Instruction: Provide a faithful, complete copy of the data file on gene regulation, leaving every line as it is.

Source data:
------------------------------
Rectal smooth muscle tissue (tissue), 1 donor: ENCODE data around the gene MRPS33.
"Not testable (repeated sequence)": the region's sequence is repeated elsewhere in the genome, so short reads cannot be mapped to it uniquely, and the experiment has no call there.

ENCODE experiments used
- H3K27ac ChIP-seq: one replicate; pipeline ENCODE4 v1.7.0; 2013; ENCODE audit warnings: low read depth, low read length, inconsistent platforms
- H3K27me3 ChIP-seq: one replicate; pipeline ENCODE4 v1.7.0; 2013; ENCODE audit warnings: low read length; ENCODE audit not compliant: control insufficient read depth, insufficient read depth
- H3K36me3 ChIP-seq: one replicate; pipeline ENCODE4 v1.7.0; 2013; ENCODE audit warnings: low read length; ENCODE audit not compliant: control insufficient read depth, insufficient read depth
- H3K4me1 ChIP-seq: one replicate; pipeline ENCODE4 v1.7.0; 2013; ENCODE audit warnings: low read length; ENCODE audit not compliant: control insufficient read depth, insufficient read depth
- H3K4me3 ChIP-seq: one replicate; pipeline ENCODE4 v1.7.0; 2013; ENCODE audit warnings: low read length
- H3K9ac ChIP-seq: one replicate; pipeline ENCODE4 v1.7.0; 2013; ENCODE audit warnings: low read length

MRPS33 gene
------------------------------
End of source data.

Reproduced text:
Rectal smooth muscle tissue (tissue), 1 donor: ENCODE data around the gene MRPS33.
"Not testable (repeated sequence)": the region's sequence is repeated elsewhere in the genome, so short reads cannot be mapped to it uniquely, and the experiment has no call there.

ENCODE experiments used
- H3K27ac ChIP-seq: one replicate; pipeline ENCODE4 v1.7.0; 2013; ENCODE audit warnings: low read depth, low read length, inconsistent platforms
- H3K27me3 ChIP-seq: one replicate; pipeline ENCODE4 v1.7.0; 2013; ENCODE audit warnings: low read length; ENCODE audit not compliant: control insufficient read depth, insufficient read depth
- H3K36me3 ChIP-seq: one replicate; pipeline ENCODE4 v1.7.0; 2013; ENCODE audit warnings: low read length; ENCODE audit not compliant: control insufficient read depth, insufficient read depth
- H3K4me1 ChIP-seq: one replicate; pipeline ENCODE4 v1.7.0; 2013; ENCODE audit warnings: low read length; ENCODE audit not compliant: control insufficient read depth, insufficient read depth
- H3K4me3 ChIP-seq: one replicate; pipeline ENCODE4 v1.7.0; 2013; ENCODE audit warnings: low read length
- H3K9ac ChIP-seq: one replicate; pipeline ENCODE4 v1.7.0; 2013; ENCODE audit warnings: low read length

MRPS33 gene